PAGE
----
These types of things also have such an influence on vulnerability to COVID-19, on top of underlying illnesses.

I think the official word on why this disproportionately affects underserved communities will be that it is due to underlying illnesses, but it's much more complex than that. 

Do you feel like we’re experiencing a unique moment to address inequalities? 

I wish – but I'm not overwhelmingly confident. There's just so many issues people are going to have to deal with coming out of this, I don't know much energy there will be, other than those that do this for their life's work. I'm not feeling confident that the energy is going to be there because there are so many issues and problems. I wish it was, but I'm just not clear.

Compassion fatigue. 

You know, the conference calls, and the Zoom, and the video conferencing are helpful, but it's not the same thing as what I was always used to. Really sitting down for hours on a continual basis, hammering out priorities and strategies. I can't see any real planning, I mean there is organizing going on, but it's mainly around particular issues and not necessarily about, how do we go forward? What do we do from here, and how do we use this opportunity? That's not what people are talking about. Not that I've heard. I mean, I hope it's going on someplace, but I haven't heard it.

I’m weary about how we transitioned to new mechanisms to work so quickly. This feels normal, what we’re doing now, but we both know it’d be different in person. We’ve rationalized already – this is normal.

I think people are numb. I don't know what it's like in San Francisco, but it's so Kafka-esque here, you know. 

The only really encouraging thing is at seven o'clock at night, people open their windows, or they go out on the terraces, or go on their roofs, and just holler and bang things to say they're alive. 

To support all the folks in the healthcare system and say thank you for what you're doing. That's the only thing that is lively, that I can feel in any way. 

I haven't gone out very much because I am asmathic, but I live near Eighth Avenue, which always has unbelievable traffic – and there's no traffic, it's silent. What we can hear is sirens, mainly ambulances. Somebody took a picture of the food court at Penn Station, which is always a mob, especially at lunch time, and there were two people there. It's just this very unreal feeling of where am I, and why am I here, and what am I doing and feeling?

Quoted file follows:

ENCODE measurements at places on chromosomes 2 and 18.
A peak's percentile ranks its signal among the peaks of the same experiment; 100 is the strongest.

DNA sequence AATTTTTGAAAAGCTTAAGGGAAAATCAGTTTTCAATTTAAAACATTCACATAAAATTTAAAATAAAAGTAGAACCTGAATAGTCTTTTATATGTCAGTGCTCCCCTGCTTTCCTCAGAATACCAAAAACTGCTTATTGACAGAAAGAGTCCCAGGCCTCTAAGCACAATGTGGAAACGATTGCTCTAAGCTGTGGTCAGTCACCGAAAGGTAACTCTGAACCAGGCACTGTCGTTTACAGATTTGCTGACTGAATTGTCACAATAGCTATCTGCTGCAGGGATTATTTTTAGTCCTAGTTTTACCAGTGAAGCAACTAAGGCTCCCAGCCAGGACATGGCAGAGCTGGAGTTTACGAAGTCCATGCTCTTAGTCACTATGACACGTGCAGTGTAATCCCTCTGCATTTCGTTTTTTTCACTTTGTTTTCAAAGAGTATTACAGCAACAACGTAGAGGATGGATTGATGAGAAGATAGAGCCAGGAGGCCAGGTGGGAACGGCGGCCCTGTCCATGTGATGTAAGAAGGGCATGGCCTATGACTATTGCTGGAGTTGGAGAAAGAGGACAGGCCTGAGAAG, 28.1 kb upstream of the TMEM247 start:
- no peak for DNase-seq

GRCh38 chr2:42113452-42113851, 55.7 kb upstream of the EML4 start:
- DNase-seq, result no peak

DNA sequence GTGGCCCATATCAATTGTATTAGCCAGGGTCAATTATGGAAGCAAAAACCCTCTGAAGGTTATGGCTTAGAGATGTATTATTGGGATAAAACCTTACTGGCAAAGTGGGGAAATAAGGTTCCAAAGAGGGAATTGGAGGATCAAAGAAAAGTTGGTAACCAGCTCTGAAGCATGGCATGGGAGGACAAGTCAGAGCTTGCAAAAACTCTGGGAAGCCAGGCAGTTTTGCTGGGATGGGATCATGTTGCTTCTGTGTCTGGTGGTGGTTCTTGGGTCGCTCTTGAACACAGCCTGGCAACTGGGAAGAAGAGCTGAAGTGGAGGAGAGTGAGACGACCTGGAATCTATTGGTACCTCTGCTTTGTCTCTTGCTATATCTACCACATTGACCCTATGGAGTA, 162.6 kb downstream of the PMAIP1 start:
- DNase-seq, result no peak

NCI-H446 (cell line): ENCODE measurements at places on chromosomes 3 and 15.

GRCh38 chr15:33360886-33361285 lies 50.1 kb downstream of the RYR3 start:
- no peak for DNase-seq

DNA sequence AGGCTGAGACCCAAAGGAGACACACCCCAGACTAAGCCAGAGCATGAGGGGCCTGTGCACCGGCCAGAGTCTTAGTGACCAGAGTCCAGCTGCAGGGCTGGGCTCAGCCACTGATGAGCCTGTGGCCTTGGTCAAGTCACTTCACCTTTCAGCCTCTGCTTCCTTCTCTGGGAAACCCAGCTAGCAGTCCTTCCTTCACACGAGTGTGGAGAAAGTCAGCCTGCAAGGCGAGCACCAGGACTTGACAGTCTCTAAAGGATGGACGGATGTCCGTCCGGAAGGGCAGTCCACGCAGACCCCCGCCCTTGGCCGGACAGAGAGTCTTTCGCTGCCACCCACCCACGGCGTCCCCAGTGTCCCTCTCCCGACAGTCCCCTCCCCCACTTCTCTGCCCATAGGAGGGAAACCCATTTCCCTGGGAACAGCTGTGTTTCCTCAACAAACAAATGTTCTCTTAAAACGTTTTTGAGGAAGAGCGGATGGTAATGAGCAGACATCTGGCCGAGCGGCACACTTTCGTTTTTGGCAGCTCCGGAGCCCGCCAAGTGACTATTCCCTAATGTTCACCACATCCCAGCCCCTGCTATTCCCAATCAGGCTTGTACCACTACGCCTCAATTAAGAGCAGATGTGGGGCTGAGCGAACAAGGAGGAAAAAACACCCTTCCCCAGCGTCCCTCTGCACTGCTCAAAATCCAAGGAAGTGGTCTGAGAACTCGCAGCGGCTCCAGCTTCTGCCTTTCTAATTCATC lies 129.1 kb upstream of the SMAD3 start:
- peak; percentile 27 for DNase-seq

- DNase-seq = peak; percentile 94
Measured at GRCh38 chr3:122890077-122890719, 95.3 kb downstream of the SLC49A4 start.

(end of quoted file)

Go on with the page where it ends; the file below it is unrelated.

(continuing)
You know that you care, but it's really hard to figure out what you can do about it. 

Have you found anything that feels helpful?

The only thing is spending time and finding good information and shooting it out to 500, 600 people. Getting some feedback about the usefulness. People are calling me because they know my history – just to pick my brain, which keeps my brain somewhat active, which is very nice. And you know, helping people. I freaked out today because a former staff person went to the hospital to get tested because she wasn't feeling well, and she learned that she had the virus, but she lost her job. So she had no insurance. They told her how much it was going to be to do some kind of radiology procedure, and she left because she doesn't have money, and didn't know what to do. She felt it was because she's black and clearly very dark skinned. We spent some time walking through it all – it's good to have that anger, it’s important. But she also needed to get care. So our conversation was, let's talk about where you need to go, where we know you're going to get taken care of. 

That scenario is just so pervasive in the city – in our very liberal city.

San Francisco too - so progressive the hospital was renamed Zuckerberg San Francisco General Hospital. A sign of the culture.

Wow. Yeah. There's no public hospital in San Francisco, is there?

UCSF is there. Progressive safe havens can't sort it out. It's discouraging.

And very American unfortunately.

Why? 

Remember our constitution, where African-Americans were, what, three-fifths of a human being. Maybe something in what we did to the native Americans whose land we’re still on? There's good stuff, and I'm not going to deny that. We had an African American president, who many of us still look up to, because of what we have now. There are some good things that can happen, but for the most part we are a very racist country, and certainly a class based country.